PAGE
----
Sunday, November 10, 2019

Pity the poor billionaires.

SIphotography | DepositPhotos
Oh, woe is our poor billionaire class. Someone has suggested that they've amassed too much wealth and wants to take it from them -- and that someone has a shot at winning the presidency next year. Why, she has even come up with a plan to tax a portion of their wealth -- not their income, their wealth -- so the government can spend it however it sees fit.

The candidate is Elizabeth Warren, and since she announced her wealth tax plan, the country's billionaires, and those who serve them, have cranked up their P.R. efforts to discount her proposal. Now as you all know, this is not a political blog. So I'm not going to talk about the plan itself. Instead, I'd like to talk about the billionaires -- and this one billionaire in particular: Leon Cooperman, chairman of Omega Advisors, a hedge fund based in New York.

As you might imagine, Cooperman doesn't much like Warren's plan. He was quoted in Politico as saying her attacks on the wealthy are unfair. "What is wrong with billionaires?" he asked. And then he said, "I believe in a progressive income tax and the rich paying more. But this is the fucking American dream she is shitting on."

Warren fired back in a tweet: "Leon, you were able to succeed because of the opportunities this country gave you. Now why don’t you pitch in a bit more so everyone else has a chance at the American dream, too?"

In response, Cooperman sent her a five-page letter to say she had him all wrong. Billionaires have done great things for this country. Moreover, he's a signatory to a billionaires' Giving Pledge that promises they will give away half of their fortunes, and in fact he pledged to give away all of his.

In the wake of this letter, Cooperman was interviewed on a CNBC program this past Monday. And on the show, he teared up while talking about Warren's plan.

I'll be honest: I've read about Warren's plan, and I think I may have read the Politico story when it was published, but I didn't know about this spat between Warren and Cooperman until I saw the story about his CNBC appearance. And I didn't watch the interview until tonight.

Besides the part where he tears up, there's another section that I thought was key. You can watch it yourself at the link I posted above. Scroll down the page to the second video -- the 12-minute-long one. The quote that struck me starts at the 6:44 mark: "She's screwing with the wrong guy. I want to give it all away. Not 50-60% -- I want to give it all away. But I want to control the decision. I don't need the government giving away my money."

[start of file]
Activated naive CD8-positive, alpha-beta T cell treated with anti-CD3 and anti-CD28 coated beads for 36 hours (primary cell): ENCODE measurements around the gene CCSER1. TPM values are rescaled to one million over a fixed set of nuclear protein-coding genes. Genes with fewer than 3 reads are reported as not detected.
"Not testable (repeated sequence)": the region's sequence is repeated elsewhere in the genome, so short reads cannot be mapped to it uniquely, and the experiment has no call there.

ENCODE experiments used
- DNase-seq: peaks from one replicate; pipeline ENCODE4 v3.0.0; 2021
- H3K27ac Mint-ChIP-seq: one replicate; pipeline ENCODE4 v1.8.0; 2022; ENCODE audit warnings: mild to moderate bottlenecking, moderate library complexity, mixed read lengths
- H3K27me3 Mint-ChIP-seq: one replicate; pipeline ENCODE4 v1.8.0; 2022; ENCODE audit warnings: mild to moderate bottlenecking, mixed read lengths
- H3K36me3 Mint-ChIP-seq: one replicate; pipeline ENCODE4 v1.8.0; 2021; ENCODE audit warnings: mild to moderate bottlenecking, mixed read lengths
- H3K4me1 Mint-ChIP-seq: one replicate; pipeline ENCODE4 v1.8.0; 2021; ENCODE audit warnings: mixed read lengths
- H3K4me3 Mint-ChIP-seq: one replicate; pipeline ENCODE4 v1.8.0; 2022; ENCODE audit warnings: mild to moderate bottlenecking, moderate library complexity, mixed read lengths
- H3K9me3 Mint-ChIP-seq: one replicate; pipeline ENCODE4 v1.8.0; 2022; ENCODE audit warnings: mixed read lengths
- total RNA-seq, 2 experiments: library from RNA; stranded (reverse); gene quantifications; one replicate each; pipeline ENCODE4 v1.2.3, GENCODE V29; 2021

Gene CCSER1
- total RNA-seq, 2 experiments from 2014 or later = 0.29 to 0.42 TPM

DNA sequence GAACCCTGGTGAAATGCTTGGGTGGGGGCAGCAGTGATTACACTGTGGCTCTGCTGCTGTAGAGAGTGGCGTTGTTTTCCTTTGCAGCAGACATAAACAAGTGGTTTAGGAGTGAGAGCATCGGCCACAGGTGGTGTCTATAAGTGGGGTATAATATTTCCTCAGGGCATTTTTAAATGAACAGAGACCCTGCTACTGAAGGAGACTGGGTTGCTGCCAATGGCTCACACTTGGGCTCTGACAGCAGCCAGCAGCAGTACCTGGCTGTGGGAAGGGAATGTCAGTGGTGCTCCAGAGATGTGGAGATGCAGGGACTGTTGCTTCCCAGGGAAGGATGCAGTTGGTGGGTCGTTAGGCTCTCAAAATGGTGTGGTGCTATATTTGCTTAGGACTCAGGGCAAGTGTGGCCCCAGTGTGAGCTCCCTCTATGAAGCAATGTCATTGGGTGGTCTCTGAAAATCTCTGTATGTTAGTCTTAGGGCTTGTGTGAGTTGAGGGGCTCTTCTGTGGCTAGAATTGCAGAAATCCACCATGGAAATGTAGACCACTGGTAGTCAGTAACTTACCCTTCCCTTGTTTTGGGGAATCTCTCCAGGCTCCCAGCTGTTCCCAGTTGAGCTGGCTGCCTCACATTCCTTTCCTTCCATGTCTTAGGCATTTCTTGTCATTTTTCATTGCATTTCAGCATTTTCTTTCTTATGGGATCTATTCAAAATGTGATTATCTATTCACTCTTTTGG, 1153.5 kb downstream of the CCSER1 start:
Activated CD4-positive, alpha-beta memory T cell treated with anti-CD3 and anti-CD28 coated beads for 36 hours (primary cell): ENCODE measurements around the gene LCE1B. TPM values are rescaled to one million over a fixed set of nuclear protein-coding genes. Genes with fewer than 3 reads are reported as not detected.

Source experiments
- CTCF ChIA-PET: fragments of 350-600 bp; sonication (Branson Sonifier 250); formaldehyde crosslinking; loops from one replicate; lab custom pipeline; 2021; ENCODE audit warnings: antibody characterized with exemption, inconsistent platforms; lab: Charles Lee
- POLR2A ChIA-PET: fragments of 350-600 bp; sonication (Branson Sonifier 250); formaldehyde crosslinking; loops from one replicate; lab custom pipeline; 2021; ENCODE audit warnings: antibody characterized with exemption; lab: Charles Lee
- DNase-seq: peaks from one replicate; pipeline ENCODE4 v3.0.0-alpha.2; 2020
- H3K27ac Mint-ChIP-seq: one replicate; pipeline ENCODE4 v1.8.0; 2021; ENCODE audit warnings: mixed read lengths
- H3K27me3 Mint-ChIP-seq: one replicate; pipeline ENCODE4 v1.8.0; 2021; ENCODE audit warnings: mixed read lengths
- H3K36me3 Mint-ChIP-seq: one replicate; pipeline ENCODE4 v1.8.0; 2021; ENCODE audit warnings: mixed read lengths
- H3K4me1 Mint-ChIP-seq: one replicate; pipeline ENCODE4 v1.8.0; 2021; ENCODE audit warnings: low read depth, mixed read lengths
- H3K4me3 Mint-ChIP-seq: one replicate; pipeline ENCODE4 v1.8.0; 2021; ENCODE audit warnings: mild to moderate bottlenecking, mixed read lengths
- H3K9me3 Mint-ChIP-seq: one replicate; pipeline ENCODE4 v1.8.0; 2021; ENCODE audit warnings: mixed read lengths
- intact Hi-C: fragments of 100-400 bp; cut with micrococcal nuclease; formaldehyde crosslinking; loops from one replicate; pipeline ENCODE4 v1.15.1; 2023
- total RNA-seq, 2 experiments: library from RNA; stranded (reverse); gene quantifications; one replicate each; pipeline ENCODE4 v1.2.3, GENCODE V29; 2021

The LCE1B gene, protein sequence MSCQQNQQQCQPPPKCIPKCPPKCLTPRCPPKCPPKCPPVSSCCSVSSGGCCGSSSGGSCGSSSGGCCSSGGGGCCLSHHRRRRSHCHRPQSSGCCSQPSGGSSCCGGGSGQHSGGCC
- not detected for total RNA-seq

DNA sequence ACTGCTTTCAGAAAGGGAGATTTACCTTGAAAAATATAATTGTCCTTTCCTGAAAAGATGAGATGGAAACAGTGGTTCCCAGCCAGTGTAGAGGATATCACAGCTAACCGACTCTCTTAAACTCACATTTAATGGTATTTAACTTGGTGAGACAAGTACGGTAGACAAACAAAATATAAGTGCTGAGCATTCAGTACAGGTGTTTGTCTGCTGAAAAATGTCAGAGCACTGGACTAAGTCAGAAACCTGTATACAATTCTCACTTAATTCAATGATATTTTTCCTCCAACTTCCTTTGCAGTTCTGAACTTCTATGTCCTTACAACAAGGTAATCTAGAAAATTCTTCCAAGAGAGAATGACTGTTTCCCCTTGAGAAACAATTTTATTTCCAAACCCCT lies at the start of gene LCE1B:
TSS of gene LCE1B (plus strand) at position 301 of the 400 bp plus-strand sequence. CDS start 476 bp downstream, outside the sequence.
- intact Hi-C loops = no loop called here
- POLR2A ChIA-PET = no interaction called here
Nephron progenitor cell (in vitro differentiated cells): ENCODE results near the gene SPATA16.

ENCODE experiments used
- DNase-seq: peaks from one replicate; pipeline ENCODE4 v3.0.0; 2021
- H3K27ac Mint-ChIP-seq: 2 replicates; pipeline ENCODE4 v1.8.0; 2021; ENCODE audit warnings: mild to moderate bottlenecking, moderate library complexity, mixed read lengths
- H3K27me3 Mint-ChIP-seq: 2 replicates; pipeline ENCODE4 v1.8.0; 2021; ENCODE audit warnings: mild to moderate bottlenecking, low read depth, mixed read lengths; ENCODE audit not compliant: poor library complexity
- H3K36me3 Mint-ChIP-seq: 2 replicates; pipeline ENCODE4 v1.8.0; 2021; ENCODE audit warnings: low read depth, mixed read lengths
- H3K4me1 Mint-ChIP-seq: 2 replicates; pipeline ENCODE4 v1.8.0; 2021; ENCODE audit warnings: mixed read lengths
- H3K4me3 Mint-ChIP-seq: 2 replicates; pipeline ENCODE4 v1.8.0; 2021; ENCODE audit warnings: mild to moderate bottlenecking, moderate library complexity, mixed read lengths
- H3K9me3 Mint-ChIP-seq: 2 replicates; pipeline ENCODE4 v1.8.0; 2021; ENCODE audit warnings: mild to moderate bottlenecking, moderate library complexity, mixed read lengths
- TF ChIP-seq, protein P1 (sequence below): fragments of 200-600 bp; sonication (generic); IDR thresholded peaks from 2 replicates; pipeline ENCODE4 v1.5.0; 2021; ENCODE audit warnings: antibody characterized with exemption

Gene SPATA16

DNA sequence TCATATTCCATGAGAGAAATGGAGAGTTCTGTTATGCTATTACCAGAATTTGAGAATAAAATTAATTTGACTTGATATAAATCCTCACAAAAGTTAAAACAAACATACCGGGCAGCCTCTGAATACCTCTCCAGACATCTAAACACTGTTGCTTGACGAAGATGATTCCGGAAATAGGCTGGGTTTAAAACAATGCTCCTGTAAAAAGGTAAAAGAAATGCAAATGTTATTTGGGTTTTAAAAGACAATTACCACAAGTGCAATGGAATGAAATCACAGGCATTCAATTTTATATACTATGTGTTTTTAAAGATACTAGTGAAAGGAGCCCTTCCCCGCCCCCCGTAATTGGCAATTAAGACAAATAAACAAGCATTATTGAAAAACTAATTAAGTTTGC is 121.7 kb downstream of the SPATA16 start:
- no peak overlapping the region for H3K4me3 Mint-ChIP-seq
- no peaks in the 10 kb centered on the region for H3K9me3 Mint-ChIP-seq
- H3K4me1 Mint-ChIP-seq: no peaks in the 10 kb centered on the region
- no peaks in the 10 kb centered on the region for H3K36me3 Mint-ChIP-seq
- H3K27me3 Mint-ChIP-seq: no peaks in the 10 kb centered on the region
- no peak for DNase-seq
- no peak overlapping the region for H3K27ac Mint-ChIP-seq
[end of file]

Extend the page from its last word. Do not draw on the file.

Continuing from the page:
(By the bye, he's actually not giving it all away. He's giving away half in his lifetime, and putting the other half in a trust for his family to give away as they see fit after his death.)

Warren responded to all this in another tweet, pointing out that Cooperman is on the board of Navient, a student loan company that, she says, "has cheated borrowers and used abusive, misleading tactics. He even went so far as to ask how I might impact his investment in the last earnings call with Navient." And while he's worried about protecting his billions, young people can't pursue their dreams due to crushing student loan debt. The American dream worked great for him, Warren says, but on the backs of American students who now can't get ahead.

There are a lot of things we could do in this country if billionaires weren't sucking up nearly all of the country's wealth. CEOs at firms in the S&P 500 Index earned 361 times more than their average workers in 2017; back in the '50s, the ratio was 20-to-1. Taxes were a lot higher on the rich back then, too. PolitiFact says in 1952 and 1953, the top marginal tax rate was over 90%.

Back then, it didn't pay to be too rich; instead, company owners invested in their employees by paying them more. Now the rich want to pick who gets their money, instead of paying their employees more -- and instead of doing something to help the whole country. I'm just guessing here, but I'm pretty sure Cooperman isn't going to donate his fortune to people struggling to pay off their student loans.